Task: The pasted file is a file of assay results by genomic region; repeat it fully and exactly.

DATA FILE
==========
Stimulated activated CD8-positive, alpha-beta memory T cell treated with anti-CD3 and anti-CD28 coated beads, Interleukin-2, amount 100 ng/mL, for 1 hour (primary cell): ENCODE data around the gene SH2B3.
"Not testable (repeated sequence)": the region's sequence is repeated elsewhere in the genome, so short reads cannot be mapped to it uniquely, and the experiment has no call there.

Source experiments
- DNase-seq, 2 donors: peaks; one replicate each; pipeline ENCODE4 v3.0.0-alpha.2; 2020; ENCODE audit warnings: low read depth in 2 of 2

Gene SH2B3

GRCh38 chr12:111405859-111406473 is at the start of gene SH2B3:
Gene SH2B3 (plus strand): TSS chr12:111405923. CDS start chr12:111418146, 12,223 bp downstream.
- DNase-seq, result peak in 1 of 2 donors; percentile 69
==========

Stimulated activated CD8-positive, alpha-beta memory T cell treated with anti-CD3 and anti-CD28 coated beads, Interleukin-2, amount 100 ng/mL, for 1 hour (primary cell): ENCODE data around the gene SH2B3.
"Not testable (repeated sequence)": the region's sequence is repeated elsewhere in the genome, so short reads cannot be mapped to it uniquely, and the experiment has no call there.

Source experiments
- DNase-seq, 2 donors: peaks; one replicate each; pipeline ENCODE4 v3.0.0-alpha.2; 2020; ENCODE audit warnings: low read depth in 2 of 2

Gene SH2B3

GRCh38 chr12:111405859-111406473 is at the start of gene SH2B3:
Gene SH2B3 (plus strand): TSS chr12:111405923. CDS start chr12:111418146, 12,223 bp downstream.
- DNase-seq, result peak in 1 of 2 donors; percentile 69